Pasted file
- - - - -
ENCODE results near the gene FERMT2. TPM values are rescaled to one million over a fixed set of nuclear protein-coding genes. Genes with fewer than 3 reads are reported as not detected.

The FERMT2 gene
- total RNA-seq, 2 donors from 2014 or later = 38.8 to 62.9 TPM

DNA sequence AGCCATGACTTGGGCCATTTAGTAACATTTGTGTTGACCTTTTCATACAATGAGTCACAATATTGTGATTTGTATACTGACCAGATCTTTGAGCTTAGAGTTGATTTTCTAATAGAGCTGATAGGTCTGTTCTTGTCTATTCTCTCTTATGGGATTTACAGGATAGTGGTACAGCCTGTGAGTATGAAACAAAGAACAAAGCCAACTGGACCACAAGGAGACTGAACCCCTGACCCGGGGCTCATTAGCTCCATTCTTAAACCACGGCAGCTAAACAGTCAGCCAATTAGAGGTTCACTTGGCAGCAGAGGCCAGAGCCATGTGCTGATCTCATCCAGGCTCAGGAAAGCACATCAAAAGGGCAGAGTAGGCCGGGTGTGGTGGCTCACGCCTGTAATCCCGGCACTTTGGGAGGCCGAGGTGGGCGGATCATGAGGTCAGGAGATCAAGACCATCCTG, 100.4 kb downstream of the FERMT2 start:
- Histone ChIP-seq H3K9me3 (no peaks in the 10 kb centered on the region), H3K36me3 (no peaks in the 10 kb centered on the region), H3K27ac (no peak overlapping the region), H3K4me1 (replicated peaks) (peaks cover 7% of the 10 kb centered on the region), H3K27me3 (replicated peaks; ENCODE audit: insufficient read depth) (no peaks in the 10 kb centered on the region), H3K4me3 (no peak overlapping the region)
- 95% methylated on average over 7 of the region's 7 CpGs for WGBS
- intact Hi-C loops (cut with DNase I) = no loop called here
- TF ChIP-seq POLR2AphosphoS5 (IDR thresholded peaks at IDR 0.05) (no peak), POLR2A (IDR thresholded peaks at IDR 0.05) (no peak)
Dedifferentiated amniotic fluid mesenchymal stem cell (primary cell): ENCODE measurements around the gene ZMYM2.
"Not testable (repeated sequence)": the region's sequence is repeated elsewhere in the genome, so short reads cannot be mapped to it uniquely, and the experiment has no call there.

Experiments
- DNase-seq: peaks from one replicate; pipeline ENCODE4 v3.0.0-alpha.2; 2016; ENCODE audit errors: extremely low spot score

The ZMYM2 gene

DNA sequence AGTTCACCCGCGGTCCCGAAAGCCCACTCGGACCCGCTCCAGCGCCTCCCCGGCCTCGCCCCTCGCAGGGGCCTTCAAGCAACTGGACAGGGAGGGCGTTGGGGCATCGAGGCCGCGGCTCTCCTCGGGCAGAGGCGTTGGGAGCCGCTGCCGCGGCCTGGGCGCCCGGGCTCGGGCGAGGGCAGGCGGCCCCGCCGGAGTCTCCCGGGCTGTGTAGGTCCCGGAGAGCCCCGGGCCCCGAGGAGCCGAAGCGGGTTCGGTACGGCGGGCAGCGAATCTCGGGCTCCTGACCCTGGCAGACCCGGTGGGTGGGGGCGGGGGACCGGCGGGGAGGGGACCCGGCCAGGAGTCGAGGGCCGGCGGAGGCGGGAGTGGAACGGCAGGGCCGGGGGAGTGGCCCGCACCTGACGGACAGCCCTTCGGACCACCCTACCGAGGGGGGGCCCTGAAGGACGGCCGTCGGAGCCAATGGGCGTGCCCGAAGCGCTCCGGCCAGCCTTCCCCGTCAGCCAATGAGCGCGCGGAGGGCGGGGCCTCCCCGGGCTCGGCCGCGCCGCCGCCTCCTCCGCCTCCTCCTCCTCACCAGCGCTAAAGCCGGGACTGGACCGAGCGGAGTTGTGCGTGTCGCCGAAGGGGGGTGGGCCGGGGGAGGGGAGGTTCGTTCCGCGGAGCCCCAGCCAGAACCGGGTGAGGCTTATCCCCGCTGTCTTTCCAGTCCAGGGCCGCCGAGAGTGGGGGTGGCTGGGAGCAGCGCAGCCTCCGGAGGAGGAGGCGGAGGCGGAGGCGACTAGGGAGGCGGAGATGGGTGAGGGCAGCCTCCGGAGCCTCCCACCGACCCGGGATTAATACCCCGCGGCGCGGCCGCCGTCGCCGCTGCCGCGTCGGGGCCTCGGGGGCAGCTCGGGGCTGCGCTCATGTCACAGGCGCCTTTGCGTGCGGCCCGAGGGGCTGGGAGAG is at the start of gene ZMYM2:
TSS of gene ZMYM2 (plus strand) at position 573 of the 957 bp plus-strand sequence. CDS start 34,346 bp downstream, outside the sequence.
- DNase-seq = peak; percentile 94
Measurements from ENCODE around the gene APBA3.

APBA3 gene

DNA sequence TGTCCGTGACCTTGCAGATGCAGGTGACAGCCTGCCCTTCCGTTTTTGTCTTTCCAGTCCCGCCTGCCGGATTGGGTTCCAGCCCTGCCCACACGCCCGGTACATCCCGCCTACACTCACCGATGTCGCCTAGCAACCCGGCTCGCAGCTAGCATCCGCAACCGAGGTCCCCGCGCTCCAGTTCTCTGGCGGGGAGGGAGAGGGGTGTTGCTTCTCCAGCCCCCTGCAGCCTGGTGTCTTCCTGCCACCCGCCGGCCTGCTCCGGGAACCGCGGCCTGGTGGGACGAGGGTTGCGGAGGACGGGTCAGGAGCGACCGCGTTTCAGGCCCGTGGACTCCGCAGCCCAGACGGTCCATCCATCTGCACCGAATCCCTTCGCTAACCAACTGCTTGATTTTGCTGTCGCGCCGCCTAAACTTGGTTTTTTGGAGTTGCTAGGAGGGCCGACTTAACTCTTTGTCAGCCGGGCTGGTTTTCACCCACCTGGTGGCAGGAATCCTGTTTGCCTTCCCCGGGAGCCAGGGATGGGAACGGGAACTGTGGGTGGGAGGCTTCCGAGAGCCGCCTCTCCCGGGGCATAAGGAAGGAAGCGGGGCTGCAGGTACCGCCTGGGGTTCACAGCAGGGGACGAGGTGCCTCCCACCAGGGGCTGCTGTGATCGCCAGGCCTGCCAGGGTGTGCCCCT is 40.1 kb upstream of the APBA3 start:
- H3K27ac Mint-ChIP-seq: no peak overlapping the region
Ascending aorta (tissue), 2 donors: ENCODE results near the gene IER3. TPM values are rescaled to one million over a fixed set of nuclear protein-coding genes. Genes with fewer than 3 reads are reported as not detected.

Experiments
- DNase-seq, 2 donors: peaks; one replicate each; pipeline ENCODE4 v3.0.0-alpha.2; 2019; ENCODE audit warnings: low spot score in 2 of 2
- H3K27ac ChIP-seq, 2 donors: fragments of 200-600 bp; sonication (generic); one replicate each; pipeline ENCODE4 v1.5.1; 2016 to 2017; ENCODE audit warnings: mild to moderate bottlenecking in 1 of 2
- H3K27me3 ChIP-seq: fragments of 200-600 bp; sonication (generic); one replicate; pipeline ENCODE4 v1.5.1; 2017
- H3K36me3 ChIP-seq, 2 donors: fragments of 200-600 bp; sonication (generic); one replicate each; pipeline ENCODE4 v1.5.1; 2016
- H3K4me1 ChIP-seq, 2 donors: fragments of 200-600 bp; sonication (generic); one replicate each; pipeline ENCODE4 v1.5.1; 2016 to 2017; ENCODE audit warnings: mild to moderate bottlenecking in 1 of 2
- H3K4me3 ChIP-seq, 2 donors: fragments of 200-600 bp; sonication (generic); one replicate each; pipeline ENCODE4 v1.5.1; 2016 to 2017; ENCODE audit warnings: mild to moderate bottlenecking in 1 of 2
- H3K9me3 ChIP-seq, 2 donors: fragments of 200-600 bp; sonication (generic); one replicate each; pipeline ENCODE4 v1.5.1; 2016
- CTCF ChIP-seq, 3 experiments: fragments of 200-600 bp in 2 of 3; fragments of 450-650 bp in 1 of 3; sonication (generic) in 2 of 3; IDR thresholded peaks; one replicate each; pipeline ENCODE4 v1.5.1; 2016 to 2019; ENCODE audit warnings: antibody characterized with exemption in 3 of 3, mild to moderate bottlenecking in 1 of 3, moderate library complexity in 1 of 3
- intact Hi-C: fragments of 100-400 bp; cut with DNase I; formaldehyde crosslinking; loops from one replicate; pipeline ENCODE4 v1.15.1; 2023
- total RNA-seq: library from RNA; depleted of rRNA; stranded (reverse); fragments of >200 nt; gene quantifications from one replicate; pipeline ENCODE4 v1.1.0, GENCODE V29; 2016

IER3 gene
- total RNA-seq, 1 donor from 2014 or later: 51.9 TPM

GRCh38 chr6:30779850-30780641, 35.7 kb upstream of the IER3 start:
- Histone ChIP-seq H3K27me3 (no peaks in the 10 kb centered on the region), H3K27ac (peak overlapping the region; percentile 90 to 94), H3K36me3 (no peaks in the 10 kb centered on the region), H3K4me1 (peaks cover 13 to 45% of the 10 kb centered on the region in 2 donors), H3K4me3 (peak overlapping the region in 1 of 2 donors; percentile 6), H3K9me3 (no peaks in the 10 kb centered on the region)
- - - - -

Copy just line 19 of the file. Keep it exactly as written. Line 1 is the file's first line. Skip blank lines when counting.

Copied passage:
DNA sequence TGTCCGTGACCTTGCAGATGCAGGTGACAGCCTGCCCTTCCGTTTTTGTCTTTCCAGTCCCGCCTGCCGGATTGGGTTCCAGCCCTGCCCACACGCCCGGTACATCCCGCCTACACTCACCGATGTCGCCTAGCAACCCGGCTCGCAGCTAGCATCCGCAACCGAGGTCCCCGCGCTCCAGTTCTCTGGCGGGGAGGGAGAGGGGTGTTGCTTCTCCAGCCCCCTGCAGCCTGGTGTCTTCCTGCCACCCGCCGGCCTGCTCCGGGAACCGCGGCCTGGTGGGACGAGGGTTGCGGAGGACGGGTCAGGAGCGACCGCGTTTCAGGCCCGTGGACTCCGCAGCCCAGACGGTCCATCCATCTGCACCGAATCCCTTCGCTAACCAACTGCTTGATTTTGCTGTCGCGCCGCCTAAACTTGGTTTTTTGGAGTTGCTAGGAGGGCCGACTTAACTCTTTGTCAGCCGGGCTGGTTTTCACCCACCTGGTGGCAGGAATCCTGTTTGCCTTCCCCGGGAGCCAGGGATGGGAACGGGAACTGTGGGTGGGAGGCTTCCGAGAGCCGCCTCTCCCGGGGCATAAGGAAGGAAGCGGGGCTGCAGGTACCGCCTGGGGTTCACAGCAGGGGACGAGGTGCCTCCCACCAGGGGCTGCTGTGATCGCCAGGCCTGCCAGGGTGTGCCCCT is 40.1 kb upstream of the APBA3 start: